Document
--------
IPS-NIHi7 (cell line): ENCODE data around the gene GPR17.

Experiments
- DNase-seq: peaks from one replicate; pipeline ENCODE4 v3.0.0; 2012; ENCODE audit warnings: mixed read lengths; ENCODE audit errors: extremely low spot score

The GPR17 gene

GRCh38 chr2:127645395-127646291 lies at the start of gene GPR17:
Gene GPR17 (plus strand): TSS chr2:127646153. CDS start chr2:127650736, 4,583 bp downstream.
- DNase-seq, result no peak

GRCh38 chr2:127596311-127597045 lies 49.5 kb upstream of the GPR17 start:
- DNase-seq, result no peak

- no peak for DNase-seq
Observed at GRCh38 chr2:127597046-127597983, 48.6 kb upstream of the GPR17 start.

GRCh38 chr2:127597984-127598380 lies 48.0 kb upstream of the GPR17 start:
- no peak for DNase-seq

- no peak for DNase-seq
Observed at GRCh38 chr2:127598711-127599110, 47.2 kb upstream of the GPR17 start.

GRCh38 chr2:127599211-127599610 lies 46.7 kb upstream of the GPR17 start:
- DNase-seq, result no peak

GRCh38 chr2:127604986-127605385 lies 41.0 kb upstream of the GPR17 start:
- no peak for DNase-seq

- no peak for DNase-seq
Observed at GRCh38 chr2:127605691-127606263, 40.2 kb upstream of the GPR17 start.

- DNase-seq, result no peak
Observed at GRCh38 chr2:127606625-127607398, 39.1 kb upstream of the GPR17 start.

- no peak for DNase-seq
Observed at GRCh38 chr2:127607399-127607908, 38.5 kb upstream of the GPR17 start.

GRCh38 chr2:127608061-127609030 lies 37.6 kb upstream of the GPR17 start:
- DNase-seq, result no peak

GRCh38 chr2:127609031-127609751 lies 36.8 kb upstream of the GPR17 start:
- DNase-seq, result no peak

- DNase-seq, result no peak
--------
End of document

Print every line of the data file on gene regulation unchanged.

IPS-NIHi7 (cell line): ENCODE data around the gene GPR17.

Experiments
- DNase-seq: peaks from one replicate; pipeline ENCODE4 v3.0.0; 2012; ENCODE audit warnings: mixed read lengths; ENCODE audit errors: extremely low spot score

The GPR17 gene

GRCh38 chr2:127645395-127646291 lies at the start of gene GPR17:
Gene GPR17 (plus strand): TSS chr2:127646153. CDS start chr2:127650736, 4,583 bp downstream.
- DNase-seq, result no peak

GRCh38 chr2:127596311-127597045 lies 49.5 kb upstream of the GPR17 start:
- DNase-seq, result no peak

- no peak for DNase-seq
Observed at GRCh38 chr2:127597046-127597983, 48.6 kb upstream of the GPR17 start.

GRCh38 chr2:127597984-127598380 lies 48.0 kb upstream of the GPR17 start:
- no peak for DNase-seq

- no peak for DNase-seq
Observed at GRCh38 chr2:127598711-127599110, 47.2 kb upstream of the GPR17 start.

GRCh38 chr2:127599211-127599610 lies 46.7 kb upstream of the GPR17 start:
- DNase-seq, result no peak

GRCh38 chr2:127604986-127605385 lies 41.0 kb upstream of the GPR17 start:
- no peak for DNase-seq

- no peak for DNase-seq
Observed at GRCh38 chr2:127605691-127606263, 40.2 kb upstream of the GPR17 start.

- DNase-seq, result no peak
Observed at GRCh38 chr2:127606625-127607398, 39.1 kb upstream of the GPR17 start.

- no peak for DNase-seq
Observed at GRCh38 chr2:127607399-127607908, 38.5 kb upstream of the GPR17 start.

GRCh38 chr2:127608061-127609030 lies 37.6 kb upstream of the GPR17 start:
- DNase-seq, result no peak

GRCh38 chr2:127609031-127609751 lies 36.8 kb upstream of the GPR17 start:
- DNase-seq, result no peak

- DNase-seq, result no peak